Woldlab RNAseq exonic expression signal 100bp.jpg
  • process ignoring strand: if the primary signal-based experiments are using a strandless protocol or one wishes to process stranded signal in a strandless manner , check this and a strandless genomic segmenation binnning grid will used and strand of the primary data will be ignored. It the data is processed as strandless it is best to also select the strandless option within the visualization options.
  • overlap via subfeatures: sometimes RNA sequencing experiments generate gapped sequence alignments when an RNA molecule spans an intronic splicing junction. This information is contained in BAM files and is preserved durring ZENBU uploading. To get an accurate visualization of true RNA exonic signal these intronic gaps should not be collated into the genomic segmentation bins. The example above of the ENCODE Wold lab RNAseq experiments contain such gapped alignments. Here is this BAM sequence alignment data processed without this option enabled and both RNA exon and intron signal is collated into the signal-based visalization.
    Woldlab RNAseq exonic expression signal withgaps.jpg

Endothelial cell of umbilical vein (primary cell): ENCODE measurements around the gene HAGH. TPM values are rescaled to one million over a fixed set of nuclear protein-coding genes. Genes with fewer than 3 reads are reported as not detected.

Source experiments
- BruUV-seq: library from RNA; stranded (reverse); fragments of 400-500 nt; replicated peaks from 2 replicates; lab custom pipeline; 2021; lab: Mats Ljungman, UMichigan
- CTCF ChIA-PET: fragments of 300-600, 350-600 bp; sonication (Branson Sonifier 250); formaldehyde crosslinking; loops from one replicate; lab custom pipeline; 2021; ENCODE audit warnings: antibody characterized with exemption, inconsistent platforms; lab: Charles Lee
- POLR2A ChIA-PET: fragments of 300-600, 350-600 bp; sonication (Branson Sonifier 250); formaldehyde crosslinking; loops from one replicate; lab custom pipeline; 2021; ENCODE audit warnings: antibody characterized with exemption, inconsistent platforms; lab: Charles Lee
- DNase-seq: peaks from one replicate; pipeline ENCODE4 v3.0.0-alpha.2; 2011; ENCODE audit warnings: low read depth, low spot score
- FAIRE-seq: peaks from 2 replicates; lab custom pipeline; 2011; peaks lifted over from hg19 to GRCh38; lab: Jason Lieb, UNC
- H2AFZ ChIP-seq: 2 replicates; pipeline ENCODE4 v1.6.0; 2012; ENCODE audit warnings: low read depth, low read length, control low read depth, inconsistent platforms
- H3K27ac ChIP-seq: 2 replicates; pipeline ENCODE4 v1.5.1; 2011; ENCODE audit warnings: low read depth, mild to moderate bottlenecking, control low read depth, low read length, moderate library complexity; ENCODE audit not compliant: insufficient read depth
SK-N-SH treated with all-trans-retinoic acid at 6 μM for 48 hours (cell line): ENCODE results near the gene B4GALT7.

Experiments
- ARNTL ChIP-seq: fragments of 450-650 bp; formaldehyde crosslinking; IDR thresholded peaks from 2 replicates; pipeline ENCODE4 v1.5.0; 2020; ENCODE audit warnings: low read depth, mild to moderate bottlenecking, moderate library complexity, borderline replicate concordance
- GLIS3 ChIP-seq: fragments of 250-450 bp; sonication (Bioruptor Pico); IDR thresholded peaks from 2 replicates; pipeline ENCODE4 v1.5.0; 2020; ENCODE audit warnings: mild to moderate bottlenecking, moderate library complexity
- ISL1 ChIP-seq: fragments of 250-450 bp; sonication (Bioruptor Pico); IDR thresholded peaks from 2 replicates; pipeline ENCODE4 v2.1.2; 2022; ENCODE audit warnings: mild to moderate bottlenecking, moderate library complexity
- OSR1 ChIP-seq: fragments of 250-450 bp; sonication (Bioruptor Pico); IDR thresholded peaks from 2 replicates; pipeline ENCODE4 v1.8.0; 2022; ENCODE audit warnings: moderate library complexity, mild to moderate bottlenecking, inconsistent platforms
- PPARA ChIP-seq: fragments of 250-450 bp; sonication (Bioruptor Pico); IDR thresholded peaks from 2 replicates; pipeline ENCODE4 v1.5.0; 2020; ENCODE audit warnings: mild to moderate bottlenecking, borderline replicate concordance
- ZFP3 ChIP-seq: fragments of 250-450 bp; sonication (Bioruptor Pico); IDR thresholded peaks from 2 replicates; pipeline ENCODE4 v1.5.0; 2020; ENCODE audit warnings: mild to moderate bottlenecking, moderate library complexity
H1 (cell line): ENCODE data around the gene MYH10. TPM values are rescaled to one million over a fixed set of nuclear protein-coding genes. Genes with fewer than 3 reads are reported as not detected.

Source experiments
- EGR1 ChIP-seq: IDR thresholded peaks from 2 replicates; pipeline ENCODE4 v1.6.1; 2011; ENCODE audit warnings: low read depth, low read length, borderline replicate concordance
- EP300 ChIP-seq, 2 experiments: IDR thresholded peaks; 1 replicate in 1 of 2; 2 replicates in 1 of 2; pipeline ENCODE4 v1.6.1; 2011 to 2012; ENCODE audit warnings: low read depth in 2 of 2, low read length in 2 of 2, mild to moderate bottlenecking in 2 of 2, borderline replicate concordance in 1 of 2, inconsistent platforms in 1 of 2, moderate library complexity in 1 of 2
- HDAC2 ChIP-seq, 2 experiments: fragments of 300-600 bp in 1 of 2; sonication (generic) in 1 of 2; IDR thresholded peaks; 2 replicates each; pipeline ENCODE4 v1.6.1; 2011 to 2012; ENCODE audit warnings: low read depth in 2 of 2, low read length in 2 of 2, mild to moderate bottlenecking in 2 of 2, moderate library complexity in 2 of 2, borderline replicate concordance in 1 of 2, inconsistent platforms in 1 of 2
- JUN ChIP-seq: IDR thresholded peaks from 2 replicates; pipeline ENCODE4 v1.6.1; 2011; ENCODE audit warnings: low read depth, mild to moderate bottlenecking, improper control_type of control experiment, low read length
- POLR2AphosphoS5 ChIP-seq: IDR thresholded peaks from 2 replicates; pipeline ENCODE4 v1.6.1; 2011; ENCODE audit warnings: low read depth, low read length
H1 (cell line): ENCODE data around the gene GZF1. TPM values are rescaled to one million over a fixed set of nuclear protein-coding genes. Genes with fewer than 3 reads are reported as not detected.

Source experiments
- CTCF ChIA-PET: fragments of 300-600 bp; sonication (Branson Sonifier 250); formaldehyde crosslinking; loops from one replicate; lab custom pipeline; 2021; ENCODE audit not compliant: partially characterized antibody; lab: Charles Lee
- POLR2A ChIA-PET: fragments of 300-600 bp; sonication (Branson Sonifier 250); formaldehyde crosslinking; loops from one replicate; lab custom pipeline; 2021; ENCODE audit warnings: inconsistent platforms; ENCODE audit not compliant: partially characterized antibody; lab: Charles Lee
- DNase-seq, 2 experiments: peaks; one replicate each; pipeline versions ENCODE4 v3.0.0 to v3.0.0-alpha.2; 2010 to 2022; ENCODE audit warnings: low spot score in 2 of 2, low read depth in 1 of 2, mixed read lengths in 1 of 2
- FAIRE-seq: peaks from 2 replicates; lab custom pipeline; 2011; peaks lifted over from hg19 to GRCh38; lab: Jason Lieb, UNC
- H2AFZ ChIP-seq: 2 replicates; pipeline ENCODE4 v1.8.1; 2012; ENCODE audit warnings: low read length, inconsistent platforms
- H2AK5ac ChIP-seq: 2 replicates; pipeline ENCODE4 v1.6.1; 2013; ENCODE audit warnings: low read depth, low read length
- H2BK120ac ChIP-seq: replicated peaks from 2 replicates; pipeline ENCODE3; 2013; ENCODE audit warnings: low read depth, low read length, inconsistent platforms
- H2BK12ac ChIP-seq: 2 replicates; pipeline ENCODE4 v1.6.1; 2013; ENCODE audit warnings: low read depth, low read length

Additional visualization options available for expression Experiment tracks (visualization style of signal-histrogram)

  • hide empty experiment: this parameter effects the track-linked Experiment Expression panel. If selected, only those Experiments with a non-zero expression value are displayed.
  • color on signal: currently has no effect when the track is in signal-histogram" mode
  • display datatype: depending on how the track was configured and processed there may be more than one datatype available for visualization. If more than one is available, please select.
  • background color: the option of altering the background color to help visually group related tracks in very large views. color can be specified using any of the html web color syntaxes (named colors, #FFFFFF style or rgb(255,255,255) style).
  • track pixel height: adjusts the screen height of the track. this can also be adjusted with the resize widget on the left side of the track with click-drag.
    Express track height resize.jpg
  • signal scale: adjusts the numerical scale on which the signal data values are displayed. by default this is auto meaning that the signal-based track is visually rescaled to fit into the height of the track. If one desires to use a fixed scaling among several tracks, this can be set here. Tracks with more signal than this scale limit are clipped.
  • log scale: for visualization the expression can be dynamically compressed onto a log scale. If the expression has huge dynamic range, this can be helpful to expand the low background signal and compress the higher peaks. For example here is the FANTOM4 CAGE signal-based track from above visualized on a log scale.
    Express track fantom4 cage logscale.jpg
  • strandless: this visualization option should be set in coordination with data processing which is also strandless.

1D heatmap visualization